The New York Office of the Attorney General was the first to file a civil suit for alleged fraud by Trump University. Trump agreed to a $25 million settlement in that case and two separate class action suits related to the same allegations late last year, though he has repeatedly denied culpability and claimed the case was politically motivated.
Since the November election, Schneiderman’s office has reportedly beefed up its staff devoted to investigating public corruption and fighting White House policies.
His new hires include Howard Master, an assistant U.S. attorney who worked on public corruption cases under former U.S. Attorney Preet Bharara of the Southern District of New York. The move was widely interpreted to signal that Schneiderman planned to pick up on investigations Bharara started before he was controversially fired by Trump in March.
Some congressional Democrats have also prodded Schneiderman to take up investigations into Kremlin connections to the Trump campaign, cases under his jurisdiction because of Trump bank accounts and businesses that are located in New York.
The office has several open investigations connected to Trump, Schneiderman spokeswoman Amy Spitalnick confirmed this week. Those include probes into the Donald J. Trump Foundation, the Eric Trump Foundation and Trump’s personal lawyer, Jay Sekulow. According to media reports, prosecutors are looking into allegations that state laws governing the use of charitable contributions may have been violated.
The office is also looking into the activities of Paul Manafort, Trump’s former campaign chairman. Lawmakers on Capitol Hill also want to talk to Manafort about possible Russian influence during the 2016 campaign, among other issues.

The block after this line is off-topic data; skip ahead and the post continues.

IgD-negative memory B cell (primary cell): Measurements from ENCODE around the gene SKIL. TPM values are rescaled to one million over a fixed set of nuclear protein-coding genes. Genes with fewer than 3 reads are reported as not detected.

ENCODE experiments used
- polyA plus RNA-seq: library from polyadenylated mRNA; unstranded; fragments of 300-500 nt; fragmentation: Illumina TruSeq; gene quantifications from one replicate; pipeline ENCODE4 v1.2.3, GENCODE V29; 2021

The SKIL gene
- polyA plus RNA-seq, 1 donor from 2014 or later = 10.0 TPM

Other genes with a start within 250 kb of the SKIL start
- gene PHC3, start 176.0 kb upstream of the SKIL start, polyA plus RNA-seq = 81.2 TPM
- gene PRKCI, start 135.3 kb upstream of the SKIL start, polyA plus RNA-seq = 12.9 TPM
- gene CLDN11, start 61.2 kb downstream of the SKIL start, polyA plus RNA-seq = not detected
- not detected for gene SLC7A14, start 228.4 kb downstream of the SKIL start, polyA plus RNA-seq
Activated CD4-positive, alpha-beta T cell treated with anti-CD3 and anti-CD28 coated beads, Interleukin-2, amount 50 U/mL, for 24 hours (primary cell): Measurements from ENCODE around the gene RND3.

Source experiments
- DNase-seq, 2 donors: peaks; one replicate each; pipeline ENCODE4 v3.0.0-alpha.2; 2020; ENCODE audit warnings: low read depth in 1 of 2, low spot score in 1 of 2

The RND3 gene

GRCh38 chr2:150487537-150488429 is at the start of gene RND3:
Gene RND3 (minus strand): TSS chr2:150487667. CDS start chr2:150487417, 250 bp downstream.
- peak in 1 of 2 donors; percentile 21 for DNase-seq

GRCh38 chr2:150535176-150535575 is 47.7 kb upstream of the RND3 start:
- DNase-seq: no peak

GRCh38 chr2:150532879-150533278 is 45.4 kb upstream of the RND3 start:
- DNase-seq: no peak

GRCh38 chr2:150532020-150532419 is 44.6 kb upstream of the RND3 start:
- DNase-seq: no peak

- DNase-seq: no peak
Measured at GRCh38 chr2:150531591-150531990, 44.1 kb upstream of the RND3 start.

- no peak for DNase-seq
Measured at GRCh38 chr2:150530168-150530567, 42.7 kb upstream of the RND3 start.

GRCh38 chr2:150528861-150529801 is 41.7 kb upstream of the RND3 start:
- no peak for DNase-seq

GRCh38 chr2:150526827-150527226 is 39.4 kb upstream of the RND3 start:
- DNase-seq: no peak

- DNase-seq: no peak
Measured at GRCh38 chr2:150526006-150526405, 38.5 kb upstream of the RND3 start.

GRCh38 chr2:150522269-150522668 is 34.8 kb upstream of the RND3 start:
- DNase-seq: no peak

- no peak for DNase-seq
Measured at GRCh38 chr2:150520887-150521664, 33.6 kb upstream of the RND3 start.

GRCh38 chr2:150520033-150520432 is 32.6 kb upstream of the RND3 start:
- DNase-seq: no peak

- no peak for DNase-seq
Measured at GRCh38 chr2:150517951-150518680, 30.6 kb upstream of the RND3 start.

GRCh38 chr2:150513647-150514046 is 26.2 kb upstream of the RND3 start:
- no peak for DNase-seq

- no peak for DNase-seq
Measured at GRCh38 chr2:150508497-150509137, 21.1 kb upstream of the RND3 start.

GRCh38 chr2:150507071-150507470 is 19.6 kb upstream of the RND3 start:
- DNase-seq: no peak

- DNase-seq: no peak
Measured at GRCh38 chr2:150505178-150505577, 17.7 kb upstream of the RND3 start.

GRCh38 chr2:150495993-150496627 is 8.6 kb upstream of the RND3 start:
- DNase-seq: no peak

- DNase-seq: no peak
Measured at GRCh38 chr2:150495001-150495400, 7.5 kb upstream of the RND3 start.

Manhattan District Attorney Cyrus Vance Jr. has also reportedly begun preliminary investigations into Manafort’s real estate activities. A spokeswoman from Vance’s office declined to comment.
More to come?
Legal experts say other offices are likely considering whether they have jurisdiction to open investigations of their own.
That could be done through statutes that give states broad powers to investigate corporate wrongdoing, said Shugerman, the Fordham Law professor.
And state civil lawsuits against Trump or his associates might turn up material — such as Trump’s income tax records — that could feed criminal investigations, he said.
Already, the Democratic attorneys general in Maryland and Virginia have filed a civil suit against Trump, saying that payments to Trump’s businesses from foreign governments violate anti-corruption clauses in the constitution.
“There are so many different state statutes and state powers that come into play,” Shugerman said.